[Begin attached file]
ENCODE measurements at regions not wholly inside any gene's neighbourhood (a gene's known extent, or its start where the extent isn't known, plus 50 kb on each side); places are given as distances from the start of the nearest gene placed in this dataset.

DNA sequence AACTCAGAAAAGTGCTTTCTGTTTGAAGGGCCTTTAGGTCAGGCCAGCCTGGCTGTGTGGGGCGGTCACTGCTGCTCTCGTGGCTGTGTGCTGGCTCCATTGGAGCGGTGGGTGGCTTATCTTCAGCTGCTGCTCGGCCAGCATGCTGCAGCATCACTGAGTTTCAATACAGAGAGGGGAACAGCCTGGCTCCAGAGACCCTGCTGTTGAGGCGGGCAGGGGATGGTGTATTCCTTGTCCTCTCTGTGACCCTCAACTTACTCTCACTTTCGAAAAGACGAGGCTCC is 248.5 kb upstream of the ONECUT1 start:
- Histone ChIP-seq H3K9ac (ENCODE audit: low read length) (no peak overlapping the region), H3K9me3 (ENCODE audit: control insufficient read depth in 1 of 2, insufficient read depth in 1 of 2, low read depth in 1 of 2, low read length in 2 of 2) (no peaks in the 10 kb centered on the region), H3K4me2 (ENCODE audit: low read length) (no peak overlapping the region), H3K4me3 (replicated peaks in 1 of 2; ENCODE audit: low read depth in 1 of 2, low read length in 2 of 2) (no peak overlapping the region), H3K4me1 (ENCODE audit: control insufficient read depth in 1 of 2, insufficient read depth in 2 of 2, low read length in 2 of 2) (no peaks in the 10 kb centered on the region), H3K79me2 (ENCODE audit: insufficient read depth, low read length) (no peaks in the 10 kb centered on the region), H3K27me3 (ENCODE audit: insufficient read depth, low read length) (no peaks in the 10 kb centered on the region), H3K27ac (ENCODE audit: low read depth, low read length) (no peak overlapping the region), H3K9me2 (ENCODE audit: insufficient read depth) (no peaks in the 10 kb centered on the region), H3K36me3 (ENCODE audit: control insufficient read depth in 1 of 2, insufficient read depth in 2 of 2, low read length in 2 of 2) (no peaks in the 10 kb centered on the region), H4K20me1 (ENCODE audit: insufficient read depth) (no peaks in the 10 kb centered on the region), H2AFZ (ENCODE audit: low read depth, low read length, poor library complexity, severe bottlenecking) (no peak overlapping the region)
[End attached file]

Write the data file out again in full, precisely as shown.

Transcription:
ENCODE measurements at regions not wholly inside any gene's neighbourhood (a gene's known extent, or its start where the extent isn't known, plus 50 kb on each side); places are given as distances from the start of the nearest gene placed in this dataset.

DNA sequence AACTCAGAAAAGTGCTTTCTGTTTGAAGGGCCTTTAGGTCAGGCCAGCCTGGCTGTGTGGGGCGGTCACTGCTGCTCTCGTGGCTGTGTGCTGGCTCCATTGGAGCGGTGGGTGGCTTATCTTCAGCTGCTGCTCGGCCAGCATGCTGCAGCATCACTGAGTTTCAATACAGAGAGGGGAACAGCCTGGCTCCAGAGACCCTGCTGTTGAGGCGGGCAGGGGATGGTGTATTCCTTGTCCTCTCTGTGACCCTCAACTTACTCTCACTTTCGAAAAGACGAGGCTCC is 248.5 kb upstream of the ONECUT1 start:
- Histone ChIP-seq H3K9ac (ENCODE audit: low read length) (no peak overlapping the region), H3K9me3 (ENCODE audit: control insufficient read depth in 1 of 2, insufficient read depth in 1 of 2, low read depth in 1 of 2, low read length in 2 of 2) (no peaks in the 10 kb centered on the region), H3K4me2 (ENCODE audit: low read length) (no peak overlapping the region), H3K4me3 (replicated peaks in 1 of 2; ENCODE audit: low read depth in 1 of 2, low read length in 2 of 2) (no peak overlapping the region), H3K4me1 (ENCODE audit: control insufficient read depth in 1 of 2, insufficient read depth in 2 of 2, low read length in 2 of 2) (no peaks in the 10 kb centered on the region), H3K79me2 (ENCODE audit: insufficient read depth, low read length) (no peaks in the 10 kb centered on the region), H3K27me3 (ENCODE audit: insufficient read depth, low read length) (no peaks in the 10 kb centered on the region), H3K27ac (ENCODE audit: low read depth, low read length) (no peak overlapping the region), H3K9me2 (ENCODE audit: insufficient read depth) (no peaks in the 10 kb centered on the region), H3K36me3 (ENCODE audit: control insufficient read depth in 1 of 2, insufficient read depth in 2 of 2, low read length in 2 of 2) (no peaks in the 10 kb centered on the region), H4K20me1 (ENCODE audit: insufficient read depth) (no peaks in the 10 kb centered on the region), H2AFZ (ENCODE audit: low read depth, low read length, poor library complexity, severe bottlenecking) (no peak overlapping the region)